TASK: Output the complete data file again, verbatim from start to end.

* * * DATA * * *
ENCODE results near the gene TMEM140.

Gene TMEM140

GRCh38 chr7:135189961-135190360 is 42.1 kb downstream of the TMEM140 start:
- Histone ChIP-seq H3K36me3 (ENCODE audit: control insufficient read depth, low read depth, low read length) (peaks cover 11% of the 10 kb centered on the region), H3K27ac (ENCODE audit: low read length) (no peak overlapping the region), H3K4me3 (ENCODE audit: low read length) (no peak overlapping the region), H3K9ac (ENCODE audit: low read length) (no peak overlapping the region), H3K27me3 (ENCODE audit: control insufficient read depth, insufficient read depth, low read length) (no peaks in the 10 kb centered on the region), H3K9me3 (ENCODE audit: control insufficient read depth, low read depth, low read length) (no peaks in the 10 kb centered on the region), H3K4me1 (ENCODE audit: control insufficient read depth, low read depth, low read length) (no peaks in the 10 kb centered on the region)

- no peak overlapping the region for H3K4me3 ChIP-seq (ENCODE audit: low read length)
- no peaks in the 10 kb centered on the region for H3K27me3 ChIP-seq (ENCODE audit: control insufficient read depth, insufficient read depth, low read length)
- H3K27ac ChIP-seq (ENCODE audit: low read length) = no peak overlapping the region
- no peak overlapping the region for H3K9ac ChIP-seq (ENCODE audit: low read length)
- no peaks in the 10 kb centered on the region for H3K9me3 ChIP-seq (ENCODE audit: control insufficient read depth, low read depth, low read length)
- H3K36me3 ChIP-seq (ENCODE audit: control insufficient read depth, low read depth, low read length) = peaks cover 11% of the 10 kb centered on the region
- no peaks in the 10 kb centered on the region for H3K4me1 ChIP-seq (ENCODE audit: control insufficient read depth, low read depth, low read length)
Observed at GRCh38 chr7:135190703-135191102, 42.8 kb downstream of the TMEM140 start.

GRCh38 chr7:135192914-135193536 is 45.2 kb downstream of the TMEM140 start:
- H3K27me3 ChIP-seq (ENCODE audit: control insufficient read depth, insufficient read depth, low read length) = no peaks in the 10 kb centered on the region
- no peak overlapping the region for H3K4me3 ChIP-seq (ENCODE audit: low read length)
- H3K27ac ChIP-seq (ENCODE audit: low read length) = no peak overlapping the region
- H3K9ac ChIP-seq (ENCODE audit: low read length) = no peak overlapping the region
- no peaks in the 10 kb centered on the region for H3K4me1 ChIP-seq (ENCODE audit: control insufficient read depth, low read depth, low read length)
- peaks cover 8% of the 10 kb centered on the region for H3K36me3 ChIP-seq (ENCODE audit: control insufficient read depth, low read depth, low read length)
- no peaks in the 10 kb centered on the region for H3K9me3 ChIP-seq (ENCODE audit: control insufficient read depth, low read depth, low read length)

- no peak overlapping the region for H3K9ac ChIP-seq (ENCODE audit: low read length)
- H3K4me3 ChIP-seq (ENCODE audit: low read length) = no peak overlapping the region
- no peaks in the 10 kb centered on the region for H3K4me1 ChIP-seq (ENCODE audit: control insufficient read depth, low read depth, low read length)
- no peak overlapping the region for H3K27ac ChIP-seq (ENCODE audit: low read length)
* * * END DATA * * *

ENCODE results near the gene TMEM140.

Gene TMEM140

GRCh38 chr7:135189961-135190360 is 42.1 kb downstream of the TMEM140 start:
- Histone ChIP-seq H3K36me3 (ENCODE audit: control insufficient read depth, low read depth, low read length) (peaks cover 11% of the 10 kb centered on the region), H3K27ac (ENCODE audit: low read length) (no peak overlapping the region), H3K4me3 (ENCODE audit: low read length) (no peak overlapping the region), H3K9ac (ENCODE audit: low read length) (no peak overlapping the region), H3K27me3 (ENCODE audit: control insufficient read depth, insufficient read depth, low read length) (no peaks in the 10 kb centered on the region), H3K9me3 (ENCODE audit: control insufficient read depth, low read depth, low read length) (no peaks in the 10 kb centered on the region), H3K4me1 (ENCODE audit: control insufficient read depth, low read depth, low read length) (no peaks in the 10 kb centered on the region)

- no peak overlapping the region for H3K4me3 ChIP-seq (ENCODE audit: low read length)
- no peaks in the 10 kb centered on the region for H3K27me3 ChIP-seq (ENCODE audit: control insufficient read depth, insufficient read depth, low read length)
- H3K27ac ChIP-seq (ENCODE audit: low read length) = no peak overlapping the region
- no peak overlapping the region for H3K9ac ChIP-seq (ENCODE audit: low read length)
- no peaks in the 10 kb centered on the region for H3K9me3 ChIP-seq (ENCODE audit: control insufficient read depth, low read depth, low read length)
- H3K36me3 ChIP-seq (ENCODE audit: control insufficient read depth, low read depth, low read length) = peaks cover 11% of the 10 kb centered on the region
- no peaks in the 10 kb centered on the region for H3K4me1 ChIP-seq (ENCODE audit: control insufficient read depth, low read depth, low read length)
Observed at GRCh38 chr7:135190703-135191102, 42.8 kb downstream of the TMEM140 start.

GRCh38 chr7:135192914-135193536 is 45.2 kb downstream of the TMEM140 start:
- H3K27me3 ChIP-seq (ENCODE audit: control insufficient read depth, insufficient read depth, low read length) = no peaks in the 10 kb centered on the region
- no peak overlapping the region for H3K4me3 ChIP-seq (ENCODE audit: low read length)
- H3K27ac ChIP-seq (ENCODE audit: low read length) = no peak overlapping the region
- H3K9ac ChIP-seq (ENCODE audit: low read length) = no peak overlapping the region
- no peaks in the 10 kb centered on the region for H3K4me1 ChIP-seq (ENCODE audit: control insufficient read depth, low read depth, low read length)
- peaks cover 8% of the 10 kb centered on the region for H3K36me3 ChIP-seq (ENCODE audit: control insufficient read depth, low read depth, low read length)
- no peaks in the 10 kb centered on the region for H3K9me3 ChIP-seq (ENCODE audit: control insufficient read depth, low read depth, low read length)

- no peak overlapping the region for H3K9ac ChIP-seq (ENCODE audit: low read length)
- H3K4me3 ChIP-seq (ENCODE audit: low read length) = no peak overlapping the region
- no peaks in the 10 kb centered on the region for H3K4me1 ChIP-seq (ENCODE audit: control insufficient read depth, low read depth, low read length)
- no peak overlapping the region for H3K27ac ChIP-seq (ENCODE audit: low read length)